It's been a whole week since I last posted! Where did the time go?
For the past 5 years I've set up the Coudersport Elementary PTSA Science Fair. It's always been on a Saturday and I've seen participation decline dramatically over the past couple of years.
Parents and teachers told me that sports and other activities contributed to the decreasing numbers. So for the first time we decided to hold it during a school day.
Information went home to the parents of our elementary school's 500 students (K-6) and I held my breath. Parents are the backbone of a Science Fair's success.
The problem with the Science Fair being during the school day was that school things go on... lunch, recess, art, music, academics. We had to come up with some very tricky scheduling.
With the help of our school's office staff, principal, and the 5th and 6th grade science teachers, we put together a viewing and judging timetable that worked!
Next, we needed judges. For seventeen years we used science students from a nearby university as judges - unfortunately they couldn't be available on a weekday. We contacted University of Pittsburgh at Bradford and they were able to send some of their students and a professor. Hurray! But we needed more. I contacted a friend and her daughter who homeschool - they could help! Our school superintendent has a science background and she could be there! Finally, I contacted the principal at our High School and he (on very short notice!) pulled together students from our National Honor Society and we had enough judges to make everything run smoothly.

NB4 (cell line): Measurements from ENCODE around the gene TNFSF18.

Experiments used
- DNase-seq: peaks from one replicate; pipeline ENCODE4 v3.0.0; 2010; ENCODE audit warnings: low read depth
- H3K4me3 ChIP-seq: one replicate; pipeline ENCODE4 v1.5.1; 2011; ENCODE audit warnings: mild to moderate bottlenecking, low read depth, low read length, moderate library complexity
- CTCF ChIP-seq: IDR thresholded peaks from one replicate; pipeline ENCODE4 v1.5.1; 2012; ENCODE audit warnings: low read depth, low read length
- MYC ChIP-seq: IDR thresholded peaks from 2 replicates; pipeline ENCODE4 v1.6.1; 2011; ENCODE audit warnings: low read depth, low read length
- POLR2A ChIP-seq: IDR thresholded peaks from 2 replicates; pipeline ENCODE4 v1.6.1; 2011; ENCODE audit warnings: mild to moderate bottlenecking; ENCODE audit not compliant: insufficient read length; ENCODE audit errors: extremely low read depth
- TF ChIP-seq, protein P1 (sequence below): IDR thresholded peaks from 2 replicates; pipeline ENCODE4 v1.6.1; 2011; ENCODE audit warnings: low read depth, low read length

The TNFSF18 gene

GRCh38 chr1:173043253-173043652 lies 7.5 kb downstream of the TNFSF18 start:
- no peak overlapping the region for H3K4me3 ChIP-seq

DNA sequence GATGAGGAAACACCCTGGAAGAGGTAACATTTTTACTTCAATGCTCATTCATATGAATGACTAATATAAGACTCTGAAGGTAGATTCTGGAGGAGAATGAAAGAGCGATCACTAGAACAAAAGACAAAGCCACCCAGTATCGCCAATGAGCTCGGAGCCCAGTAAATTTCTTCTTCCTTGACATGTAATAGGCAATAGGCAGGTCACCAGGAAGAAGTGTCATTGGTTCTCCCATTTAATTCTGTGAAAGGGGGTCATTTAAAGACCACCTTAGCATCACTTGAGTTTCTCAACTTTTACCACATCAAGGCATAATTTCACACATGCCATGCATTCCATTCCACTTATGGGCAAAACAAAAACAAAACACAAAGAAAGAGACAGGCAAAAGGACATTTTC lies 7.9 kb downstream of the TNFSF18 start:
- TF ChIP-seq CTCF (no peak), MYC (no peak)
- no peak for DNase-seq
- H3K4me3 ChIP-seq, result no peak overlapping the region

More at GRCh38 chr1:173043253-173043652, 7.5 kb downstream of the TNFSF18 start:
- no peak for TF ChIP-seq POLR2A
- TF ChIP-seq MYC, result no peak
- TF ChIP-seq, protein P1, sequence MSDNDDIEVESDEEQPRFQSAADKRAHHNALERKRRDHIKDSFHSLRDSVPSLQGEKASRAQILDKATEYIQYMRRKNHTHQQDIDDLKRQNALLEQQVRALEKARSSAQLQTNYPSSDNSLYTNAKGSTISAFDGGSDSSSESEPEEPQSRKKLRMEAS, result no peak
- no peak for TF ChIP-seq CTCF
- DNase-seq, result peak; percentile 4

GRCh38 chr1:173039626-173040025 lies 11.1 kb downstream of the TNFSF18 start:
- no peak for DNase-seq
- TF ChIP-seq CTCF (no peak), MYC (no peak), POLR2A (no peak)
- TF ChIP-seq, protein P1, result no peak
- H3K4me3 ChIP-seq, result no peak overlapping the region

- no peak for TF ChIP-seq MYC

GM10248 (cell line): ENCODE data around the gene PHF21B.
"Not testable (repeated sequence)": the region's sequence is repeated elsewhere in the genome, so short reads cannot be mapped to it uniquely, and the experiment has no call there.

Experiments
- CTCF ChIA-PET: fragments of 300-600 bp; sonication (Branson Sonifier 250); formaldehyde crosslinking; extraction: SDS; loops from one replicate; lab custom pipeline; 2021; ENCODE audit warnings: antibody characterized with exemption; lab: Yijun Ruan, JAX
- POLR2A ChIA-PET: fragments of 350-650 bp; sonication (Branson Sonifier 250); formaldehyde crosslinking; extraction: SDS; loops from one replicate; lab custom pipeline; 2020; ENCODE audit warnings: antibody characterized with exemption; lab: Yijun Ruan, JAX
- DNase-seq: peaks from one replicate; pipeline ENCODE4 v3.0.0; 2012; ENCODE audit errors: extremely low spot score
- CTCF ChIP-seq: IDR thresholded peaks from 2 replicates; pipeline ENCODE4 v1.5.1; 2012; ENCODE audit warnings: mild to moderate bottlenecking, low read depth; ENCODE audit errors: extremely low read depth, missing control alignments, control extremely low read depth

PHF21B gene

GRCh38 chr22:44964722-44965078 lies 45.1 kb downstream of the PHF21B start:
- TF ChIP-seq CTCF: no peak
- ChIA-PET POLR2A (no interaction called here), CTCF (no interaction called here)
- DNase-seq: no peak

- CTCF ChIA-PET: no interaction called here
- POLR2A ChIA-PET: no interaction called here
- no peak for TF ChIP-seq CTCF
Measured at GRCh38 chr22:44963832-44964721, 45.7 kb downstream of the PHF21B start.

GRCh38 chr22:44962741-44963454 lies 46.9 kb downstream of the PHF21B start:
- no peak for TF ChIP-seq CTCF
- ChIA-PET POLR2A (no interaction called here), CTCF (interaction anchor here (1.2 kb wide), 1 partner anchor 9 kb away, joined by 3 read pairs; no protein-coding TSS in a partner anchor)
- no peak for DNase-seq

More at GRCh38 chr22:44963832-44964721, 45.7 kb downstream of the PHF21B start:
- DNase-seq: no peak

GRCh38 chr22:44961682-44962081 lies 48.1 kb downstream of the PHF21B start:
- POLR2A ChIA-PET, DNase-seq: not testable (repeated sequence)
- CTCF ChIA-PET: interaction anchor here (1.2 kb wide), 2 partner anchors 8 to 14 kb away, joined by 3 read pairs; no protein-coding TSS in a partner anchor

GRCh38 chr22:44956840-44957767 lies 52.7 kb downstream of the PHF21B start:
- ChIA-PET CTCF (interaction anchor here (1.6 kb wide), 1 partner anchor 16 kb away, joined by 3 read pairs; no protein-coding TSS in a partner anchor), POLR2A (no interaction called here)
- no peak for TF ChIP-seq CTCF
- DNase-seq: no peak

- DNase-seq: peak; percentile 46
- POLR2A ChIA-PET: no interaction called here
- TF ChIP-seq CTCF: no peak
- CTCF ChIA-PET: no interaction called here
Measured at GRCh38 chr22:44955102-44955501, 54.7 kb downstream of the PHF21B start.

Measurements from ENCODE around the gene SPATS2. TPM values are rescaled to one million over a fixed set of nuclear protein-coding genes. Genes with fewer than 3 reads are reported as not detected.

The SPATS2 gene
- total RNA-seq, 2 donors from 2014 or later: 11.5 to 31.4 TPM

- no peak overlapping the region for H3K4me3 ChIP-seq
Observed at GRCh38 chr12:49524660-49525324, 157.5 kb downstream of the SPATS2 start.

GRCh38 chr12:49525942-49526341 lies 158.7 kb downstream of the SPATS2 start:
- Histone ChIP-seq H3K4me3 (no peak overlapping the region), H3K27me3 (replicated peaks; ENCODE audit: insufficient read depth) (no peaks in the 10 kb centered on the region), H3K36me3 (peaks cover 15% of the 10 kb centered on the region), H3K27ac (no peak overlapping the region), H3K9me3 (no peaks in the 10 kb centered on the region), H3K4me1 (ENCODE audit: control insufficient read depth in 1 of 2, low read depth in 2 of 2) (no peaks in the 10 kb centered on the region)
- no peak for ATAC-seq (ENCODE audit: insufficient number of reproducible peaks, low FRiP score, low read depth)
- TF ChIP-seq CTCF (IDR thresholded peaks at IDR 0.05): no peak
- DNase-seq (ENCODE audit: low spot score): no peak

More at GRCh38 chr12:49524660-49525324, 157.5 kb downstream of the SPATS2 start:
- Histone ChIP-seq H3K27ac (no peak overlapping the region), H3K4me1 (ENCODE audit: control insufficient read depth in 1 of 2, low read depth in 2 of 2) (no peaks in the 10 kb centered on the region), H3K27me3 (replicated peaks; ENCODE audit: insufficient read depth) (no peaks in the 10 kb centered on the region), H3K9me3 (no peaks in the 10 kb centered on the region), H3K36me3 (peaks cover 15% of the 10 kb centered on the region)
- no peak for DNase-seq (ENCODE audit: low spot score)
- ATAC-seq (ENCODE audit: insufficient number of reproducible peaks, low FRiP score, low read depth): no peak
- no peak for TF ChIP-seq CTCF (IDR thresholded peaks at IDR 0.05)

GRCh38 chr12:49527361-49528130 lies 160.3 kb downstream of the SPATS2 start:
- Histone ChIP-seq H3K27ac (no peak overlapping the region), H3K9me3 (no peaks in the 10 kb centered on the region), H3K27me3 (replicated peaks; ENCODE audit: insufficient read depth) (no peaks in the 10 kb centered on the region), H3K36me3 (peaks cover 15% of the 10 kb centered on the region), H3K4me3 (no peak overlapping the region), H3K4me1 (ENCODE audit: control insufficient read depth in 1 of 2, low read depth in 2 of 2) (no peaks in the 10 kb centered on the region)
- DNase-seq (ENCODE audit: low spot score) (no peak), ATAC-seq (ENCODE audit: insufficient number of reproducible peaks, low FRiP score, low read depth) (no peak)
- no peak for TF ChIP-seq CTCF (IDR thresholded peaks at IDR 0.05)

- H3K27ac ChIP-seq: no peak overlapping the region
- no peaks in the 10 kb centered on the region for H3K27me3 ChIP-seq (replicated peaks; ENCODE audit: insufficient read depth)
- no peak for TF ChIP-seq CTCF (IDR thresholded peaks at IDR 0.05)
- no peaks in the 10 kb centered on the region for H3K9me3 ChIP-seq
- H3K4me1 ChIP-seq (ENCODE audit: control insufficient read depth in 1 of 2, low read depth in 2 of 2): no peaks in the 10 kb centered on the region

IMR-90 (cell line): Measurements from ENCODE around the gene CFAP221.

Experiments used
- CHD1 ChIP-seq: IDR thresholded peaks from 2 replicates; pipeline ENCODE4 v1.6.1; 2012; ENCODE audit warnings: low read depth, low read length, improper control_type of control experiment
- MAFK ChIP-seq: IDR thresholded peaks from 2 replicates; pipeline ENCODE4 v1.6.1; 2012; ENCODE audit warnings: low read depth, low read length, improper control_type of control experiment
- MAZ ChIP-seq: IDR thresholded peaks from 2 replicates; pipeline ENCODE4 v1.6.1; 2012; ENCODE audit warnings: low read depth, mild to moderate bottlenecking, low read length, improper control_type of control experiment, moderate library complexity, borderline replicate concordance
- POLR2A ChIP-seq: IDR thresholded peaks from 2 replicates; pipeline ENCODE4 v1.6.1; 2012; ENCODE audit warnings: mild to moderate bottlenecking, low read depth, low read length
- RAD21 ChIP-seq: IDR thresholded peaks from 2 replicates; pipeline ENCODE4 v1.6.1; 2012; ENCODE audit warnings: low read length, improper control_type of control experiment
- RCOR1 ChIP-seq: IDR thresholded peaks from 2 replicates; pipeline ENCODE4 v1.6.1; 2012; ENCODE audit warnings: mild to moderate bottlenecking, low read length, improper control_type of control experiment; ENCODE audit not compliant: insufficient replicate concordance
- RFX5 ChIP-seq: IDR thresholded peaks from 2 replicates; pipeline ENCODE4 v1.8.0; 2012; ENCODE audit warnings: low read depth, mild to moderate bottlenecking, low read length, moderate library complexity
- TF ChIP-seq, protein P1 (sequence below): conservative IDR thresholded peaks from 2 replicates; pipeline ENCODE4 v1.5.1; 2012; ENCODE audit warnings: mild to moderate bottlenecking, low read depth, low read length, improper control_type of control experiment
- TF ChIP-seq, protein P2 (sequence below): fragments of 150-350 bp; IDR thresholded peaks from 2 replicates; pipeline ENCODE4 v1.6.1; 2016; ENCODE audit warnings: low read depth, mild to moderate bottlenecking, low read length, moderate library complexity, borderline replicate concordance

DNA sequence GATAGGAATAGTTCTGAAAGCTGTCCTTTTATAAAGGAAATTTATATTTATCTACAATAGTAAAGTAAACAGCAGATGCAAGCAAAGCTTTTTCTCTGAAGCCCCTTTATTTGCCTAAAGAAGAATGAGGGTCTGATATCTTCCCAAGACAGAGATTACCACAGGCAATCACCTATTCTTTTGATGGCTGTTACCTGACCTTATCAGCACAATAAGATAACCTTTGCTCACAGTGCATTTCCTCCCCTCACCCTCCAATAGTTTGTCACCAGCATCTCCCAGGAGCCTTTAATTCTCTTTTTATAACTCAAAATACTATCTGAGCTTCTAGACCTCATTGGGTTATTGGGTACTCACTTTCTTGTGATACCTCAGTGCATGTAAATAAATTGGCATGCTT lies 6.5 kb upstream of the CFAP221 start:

Our custodial staffs got tables together from the jr/sr high school and the elementary schools, the elementary physical education teacher kindly gave up the gymnasium, my husband became the master of ceremonies, the tech person put together a sound system, teachers spoke with their students and some really encouraged the students to participate - our 5th and 6th grade classes were required to participate as part of their annual science project grade.
We ask the students to create a tri-fold board that explains their experiment or exhibit using the scientific method if it applied. We lined up the boards in rows so everyone could view them and when it was their turn, the students brought their boards to the tables to be judged. We have the students sit and talk with two judges at different times... no oral presentations!... the final result I'm going for is for the children to enjoy themselves, enjoy science, and not be frightened off!
|Students being judged.|
|Some of the boards.|
|The kids loved this bunny!|
Wow. Pure pandemonium in the morning and then the scheduling kicked in. Volunteers stepped right up and got to work tallying scores and helping students get moved around. The teachers all brought their students through to view the exhibits. Children came down by class to be judged. In the afternoon, the kindergarten through 4th graders came down by grade to be judged.
Can I explain how wonderful it is to see a kindergartener professionally prepare a microscope slide? The kids get exposed to hands-on science and many of the younger grade students who weren't required to create a science fair project said they wanted to do one next year!
Nothing has such power to broaden the mind as the ability to investigate systematically and truly all that comes under thy observation in life.
~ Marcus Aurelius